Comrade X (1940)

RUSSIA – The never never land of steppes, samovars and spies – beards, bears and Borscht – where almost anything can happen – and usually does…

Censorship runs rampant in the Soviet Union, but one reporter has managed to sneak out critical articles in code. The articles have no genuine byline, attributed only to “Comrade X.”

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(Image via Alchetron)

Of course, it doesn’t take long for these articles to catch the attention of the government. The writer behind them, American reporter Mac Thompson (Clark Gable), faces grave consequences if his identity is found out.

Unfortunately for Mac, his valet Vanya (Felix Bressart) knows his secret… and he wants to use it to his own advantage. He wants his daughter, Theodore (Hedy Lamarr), sent out of the country so he can be sure she’s safe. What better solution than for Mac to take her to America?

There’s just one problem: Theodore loves Russia and is entirely loyal to her country, not quite willing to leave. Mac must find a way to smuggle her out of the country — with or without her own cooperation!

Comrade X was directed by King Vidor. The screenplay was written by Ben Hecht and Charles Lederer, from a story by Walter Reisch.

This film tackles the Red Scare with a hefty dose of humor, attempting to answer the age-old question of whether “people who believe in hot dogs and boogie woogie” could ever truly be conquered by the Communists. Mac thinks it’s possible, or at least tries to convince Theodore that he does, telling her that “One beautiful girl with the smile of an angel whispering ‘I love Russia’ is worth a whole wagonload of intellectuals!”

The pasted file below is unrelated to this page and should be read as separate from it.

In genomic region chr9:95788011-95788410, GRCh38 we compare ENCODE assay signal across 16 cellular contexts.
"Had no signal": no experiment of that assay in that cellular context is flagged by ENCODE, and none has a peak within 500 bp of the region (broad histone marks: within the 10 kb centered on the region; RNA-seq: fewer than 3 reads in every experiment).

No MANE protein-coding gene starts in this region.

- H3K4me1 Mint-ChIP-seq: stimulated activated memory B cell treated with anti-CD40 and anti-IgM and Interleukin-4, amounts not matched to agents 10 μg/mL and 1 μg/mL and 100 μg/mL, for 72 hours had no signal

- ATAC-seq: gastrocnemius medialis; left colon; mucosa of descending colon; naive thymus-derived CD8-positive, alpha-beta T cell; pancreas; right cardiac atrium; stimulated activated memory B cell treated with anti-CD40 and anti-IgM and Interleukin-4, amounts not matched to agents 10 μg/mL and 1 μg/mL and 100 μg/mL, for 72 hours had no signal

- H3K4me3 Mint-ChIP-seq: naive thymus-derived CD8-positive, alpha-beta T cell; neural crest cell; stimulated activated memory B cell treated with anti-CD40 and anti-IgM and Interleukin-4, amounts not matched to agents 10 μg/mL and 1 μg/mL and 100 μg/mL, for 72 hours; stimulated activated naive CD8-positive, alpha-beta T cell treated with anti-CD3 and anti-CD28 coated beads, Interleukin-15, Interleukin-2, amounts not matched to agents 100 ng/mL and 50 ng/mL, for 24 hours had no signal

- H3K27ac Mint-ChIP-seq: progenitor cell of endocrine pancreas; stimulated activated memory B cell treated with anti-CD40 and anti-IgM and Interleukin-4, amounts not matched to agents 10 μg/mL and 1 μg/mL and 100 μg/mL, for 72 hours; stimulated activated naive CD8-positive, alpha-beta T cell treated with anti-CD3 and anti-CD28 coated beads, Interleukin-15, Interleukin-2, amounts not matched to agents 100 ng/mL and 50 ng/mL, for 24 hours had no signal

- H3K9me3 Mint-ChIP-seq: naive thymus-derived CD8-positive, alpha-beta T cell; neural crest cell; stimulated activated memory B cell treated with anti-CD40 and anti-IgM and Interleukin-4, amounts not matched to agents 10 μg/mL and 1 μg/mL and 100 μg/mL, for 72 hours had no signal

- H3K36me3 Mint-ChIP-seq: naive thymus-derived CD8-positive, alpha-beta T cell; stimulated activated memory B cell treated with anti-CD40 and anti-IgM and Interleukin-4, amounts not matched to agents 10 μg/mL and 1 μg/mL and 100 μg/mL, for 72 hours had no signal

Who better than Clark Gable to play this cocky, adventurous American reporter smuggling information out of Russia under a pseudonym?  The actor is perfect for his role, and his charm is matched by that of his leading lady, Hedy Lamarr as “Theodore” the brash, staunchly Communist street car driver. The two share wonderful chemistry and banter.

You can’t really go wrong with Gable and Lamarr leading, especially in such fun roles, but the film also boasts a sassy supporting performance from Eve Arden. Arden’s character is somewhat one-dimensional and typical for her, but she adds so much spunk to any film, and she’s a great addition here.

The entire film is very spirited and energetic, moving along at a mile a minute and never letting up. Between the romantic comedy and the political intrigue, there’s a lot of fun to be had.

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(Image via Doctor Macro)

Comrade X does take somewhat of a more serious turn toward the end, with tons of people being killed and Mac being forced to bargain for the lives of several of his friends. But even then, there’s more excitement: they steal a tank to make their escape!

Fans of fun-poking political rom-coms like Ninotchka will enjoy this film, I can virtually guarantee. I personally had a great time with it, and would definitely recommend it.

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One thought on “Comrade X (1940)

  1. I love this film! The first time I stumbled across it on TCM as that tank chase was in process and I was was laughing so much I forgot to jot the title down so I could check and see when it was playing again as I wanted to watch it from the beginning.

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